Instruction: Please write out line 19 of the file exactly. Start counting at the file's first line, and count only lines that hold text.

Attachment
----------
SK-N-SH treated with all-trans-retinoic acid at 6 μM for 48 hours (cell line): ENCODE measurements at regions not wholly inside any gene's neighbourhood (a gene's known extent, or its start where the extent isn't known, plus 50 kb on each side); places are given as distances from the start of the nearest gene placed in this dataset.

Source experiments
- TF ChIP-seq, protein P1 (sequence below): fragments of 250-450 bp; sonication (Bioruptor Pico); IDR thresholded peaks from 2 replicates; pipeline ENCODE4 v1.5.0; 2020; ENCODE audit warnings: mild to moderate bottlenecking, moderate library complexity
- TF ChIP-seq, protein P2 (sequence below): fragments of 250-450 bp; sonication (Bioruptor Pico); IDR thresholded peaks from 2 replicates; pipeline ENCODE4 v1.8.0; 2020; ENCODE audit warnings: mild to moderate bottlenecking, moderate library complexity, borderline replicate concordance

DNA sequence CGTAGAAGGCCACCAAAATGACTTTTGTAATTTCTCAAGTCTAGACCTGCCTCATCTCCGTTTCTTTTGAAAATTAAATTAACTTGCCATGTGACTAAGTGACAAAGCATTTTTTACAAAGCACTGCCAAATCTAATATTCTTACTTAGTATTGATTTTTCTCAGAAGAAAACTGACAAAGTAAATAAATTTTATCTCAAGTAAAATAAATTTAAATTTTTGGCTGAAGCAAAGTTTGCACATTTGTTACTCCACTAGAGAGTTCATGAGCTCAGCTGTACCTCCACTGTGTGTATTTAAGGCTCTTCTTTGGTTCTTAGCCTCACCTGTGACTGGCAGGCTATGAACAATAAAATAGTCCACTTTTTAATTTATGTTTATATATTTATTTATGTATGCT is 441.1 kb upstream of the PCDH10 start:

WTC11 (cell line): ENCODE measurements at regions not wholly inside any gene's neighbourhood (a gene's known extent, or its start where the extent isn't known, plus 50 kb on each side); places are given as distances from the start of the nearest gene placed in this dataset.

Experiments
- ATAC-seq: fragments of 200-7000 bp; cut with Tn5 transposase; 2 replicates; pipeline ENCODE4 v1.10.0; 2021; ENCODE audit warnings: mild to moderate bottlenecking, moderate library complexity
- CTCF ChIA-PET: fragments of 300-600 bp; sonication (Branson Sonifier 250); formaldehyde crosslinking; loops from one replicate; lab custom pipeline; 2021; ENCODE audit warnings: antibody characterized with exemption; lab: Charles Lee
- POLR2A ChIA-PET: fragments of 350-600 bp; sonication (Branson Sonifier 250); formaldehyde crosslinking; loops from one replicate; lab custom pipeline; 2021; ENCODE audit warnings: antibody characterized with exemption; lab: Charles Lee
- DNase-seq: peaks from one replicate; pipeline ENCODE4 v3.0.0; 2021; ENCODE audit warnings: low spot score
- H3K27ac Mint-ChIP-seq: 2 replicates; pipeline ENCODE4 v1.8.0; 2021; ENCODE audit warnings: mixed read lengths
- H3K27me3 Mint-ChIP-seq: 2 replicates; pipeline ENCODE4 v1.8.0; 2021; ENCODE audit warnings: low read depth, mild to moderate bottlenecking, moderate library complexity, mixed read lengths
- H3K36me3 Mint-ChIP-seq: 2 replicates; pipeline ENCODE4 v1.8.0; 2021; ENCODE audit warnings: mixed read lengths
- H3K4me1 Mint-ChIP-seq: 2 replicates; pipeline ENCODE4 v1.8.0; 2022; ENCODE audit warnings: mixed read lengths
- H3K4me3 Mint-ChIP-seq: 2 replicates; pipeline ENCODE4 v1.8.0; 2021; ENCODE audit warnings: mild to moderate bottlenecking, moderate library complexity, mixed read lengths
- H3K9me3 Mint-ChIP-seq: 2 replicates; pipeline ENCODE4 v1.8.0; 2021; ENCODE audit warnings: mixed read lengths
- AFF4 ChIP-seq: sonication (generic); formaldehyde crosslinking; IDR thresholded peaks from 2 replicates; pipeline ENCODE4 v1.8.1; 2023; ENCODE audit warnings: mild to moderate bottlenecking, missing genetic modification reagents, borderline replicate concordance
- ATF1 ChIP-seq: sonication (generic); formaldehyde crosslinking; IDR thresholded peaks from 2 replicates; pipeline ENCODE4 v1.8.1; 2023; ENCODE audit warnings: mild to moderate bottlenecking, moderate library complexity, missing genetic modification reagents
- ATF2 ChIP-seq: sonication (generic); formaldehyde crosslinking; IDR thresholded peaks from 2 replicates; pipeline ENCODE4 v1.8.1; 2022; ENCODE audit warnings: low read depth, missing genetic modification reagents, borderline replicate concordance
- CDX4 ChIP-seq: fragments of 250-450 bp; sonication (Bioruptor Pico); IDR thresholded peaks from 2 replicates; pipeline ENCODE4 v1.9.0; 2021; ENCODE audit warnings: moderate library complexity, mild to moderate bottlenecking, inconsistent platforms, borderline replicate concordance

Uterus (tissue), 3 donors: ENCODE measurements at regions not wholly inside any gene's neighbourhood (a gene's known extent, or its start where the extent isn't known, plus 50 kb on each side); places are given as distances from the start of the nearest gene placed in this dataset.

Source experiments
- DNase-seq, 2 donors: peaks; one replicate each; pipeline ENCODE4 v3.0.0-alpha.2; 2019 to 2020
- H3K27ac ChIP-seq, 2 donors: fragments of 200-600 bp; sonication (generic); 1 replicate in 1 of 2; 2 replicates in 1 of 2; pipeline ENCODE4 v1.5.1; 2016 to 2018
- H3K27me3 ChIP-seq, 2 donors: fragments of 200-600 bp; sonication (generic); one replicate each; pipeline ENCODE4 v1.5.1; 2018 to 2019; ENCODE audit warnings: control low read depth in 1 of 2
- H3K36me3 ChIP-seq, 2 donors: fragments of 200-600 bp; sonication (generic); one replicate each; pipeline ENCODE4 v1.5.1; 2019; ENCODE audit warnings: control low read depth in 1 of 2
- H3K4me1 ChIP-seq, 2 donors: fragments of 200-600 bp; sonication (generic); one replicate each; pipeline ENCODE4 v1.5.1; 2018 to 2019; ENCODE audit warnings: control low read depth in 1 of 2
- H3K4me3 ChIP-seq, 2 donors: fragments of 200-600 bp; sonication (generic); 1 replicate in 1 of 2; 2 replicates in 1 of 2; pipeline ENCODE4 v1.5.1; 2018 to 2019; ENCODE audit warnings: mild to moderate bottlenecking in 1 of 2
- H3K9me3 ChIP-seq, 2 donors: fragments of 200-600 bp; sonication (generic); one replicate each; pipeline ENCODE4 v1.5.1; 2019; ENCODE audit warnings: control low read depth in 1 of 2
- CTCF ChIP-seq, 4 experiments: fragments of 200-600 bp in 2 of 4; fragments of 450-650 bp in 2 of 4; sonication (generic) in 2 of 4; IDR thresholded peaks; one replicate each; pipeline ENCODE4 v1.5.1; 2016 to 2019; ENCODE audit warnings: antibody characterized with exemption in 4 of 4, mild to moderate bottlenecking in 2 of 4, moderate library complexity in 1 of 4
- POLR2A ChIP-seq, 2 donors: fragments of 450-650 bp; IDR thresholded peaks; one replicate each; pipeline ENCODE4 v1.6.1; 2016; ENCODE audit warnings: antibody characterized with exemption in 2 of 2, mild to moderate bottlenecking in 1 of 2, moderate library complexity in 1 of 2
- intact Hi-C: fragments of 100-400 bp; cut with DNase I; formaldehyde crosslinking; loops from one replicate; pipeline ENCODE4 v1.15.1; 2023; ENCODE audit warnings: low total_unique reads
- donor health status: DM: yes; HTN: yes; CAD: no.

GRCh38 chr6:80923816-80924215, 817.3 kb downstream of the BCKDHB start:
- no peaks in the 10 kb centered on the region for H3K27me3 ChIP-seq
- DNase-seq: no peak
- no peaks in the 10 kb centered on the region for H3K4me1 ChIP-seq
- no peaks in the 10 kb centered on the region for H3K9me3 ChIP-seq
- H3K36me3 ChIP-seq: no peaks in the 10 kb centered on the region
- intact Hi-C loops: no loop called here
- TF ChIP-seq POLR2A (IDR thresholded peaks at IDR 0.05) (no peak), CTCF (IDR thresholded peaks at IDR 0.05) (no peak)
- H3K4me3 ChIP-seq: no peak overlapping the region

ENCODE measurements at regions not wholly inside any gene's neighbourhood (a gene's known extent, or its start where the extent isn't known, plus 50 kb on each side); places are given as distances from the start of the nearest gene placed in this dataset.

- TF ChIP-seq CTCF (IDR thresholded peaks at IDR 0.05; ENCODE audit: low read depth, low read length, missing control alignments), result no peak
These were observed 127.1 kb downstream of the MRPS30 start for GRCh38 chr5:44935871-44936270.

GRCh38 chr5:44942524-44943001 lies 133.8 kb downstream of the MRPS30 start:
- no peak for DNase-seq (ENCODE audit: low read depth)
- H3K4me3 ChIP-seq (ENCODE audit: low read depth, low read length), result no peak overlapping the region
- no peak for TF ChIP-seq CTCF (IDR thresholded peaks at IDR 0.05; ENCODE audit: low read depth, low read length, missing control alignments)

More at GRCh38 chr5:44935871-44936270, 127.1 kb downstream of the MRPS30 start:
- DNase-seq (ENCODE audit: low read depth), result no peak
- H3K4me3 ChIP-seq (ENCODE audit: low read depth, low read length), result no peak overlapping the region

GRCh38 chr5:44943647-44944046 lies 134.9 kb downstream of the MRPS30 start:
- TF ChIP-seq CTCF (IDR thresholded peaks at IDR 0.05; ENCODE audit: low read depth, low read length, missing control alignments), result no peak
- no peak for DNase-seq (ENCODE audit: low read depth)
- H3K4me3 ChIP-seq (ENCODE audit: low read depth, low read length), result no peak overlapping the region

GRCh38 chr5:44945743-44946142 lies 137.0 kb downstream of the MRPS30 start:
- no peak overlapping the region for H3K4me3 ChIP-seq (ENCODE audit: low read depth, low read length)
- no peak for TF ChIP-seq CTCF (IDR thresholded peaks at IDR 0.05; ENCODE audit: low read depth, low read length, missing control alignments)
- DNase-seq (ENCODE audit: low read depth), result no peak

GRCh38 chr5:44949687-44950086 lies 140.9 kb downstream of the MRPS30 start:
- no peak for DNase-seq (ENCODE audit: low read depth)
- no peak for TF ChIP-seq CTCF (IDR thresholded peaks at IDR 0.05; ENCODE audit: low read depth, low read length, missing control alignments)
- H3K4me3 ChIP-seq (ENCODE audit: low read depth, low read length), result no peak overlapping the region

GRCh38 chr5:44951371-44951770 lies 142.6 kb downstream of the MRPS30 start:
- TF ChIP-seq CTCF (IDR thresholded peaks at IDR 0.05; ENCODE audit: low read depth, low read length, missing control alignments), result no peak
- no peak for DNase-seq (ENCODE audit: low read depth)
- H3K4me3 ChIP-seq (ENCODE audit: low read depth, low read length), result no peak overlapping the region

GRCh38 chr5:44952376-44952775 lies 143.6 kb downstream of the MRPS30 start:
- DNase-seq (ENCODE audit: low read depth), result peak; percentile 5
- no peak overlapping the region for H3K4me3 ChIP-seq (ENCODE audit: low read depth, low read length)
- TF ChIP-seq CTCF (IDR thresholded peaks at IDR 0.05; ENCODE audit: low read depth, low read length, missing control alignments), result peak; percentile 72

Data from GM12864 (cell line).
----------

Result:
- ATF1 ChIP-seq: sonication (generic); formaldehyde crosslinking; IDR thresholded peaks from 2 replicates; pipeline ENCODE4 v1.8.1; 2023; ENCODE audit warnings: mild to moderate bottlenecking, moderate library complexity, missing genetic modification reagents